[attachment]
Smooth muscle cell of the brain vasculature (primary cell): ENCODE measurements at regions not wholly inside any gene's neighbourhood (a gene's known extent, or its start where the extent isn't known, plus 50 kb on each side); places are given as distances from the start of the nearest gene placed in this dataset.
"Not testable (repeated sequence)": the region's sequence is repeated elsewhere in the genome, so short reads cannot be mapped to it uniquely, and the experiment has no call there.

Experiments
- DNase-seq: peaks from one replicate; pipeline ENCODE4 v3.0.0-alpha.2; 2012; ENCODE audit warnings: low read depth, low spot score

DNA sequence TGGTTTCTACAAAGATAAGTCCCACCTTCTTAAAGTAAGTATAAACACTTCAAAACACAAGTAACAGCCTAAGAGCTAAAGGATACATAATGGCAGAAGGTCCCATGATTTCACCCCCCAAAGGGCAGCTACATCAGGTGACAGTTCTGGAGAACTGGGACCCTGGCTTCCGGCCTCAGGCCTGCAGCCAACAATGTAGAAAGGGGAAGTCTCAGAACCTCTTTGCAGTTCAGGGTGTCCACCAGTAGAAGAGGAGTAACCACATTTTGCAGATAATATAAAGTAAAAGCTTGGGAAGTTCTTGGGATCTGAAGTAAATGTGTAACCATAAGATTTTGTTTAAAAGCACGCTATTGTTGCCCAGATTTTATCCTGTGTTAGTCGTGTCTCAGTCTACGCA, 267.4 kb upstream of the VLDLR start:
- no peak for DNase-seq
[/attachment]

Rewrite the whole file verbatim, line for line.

Smooth muscle cell of the brain vasculature (primary cell): ENCODE measurements at regions not wholly inside any gene's neighbourhood (a gene's known extent, or its start where the extent isn't known, plus 50 kb on each side); places are given as distances from the start of the nearest gene placed in this dataset.
"Not testable (repeated sequence)": the region's sequence is repeated elsewhere in the genome, so short reads cannot be mapped to it uniquely, and the experiment has no call there.

Experiments
- DNase-seq: peaks from one replicate; pipeline ENCODE4 v3.0.0-alpha.2; 2012; ENCODE audit warnings: low read depth, low spot score

DNA sequence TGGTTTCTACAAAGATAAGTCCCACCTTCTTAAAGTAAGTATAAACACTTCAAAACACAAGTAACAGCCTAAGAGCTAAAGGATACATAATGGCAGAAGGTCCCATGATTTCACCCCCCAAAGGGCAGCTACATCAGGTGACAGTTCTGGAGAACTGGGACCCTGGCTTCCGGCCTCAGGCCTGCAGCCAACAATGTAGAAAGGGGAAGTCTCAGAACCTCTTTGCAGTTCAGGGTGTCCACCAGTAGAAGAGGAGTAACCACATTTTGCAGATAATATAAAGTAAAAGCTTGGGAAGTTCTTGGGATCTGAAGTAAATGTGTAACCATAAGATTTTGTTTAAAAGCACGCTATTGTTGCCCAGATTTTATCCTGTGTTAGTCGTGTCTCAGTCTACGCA, 267.4 kb upstream of the VLDLR start:
- no peak for DNase-seq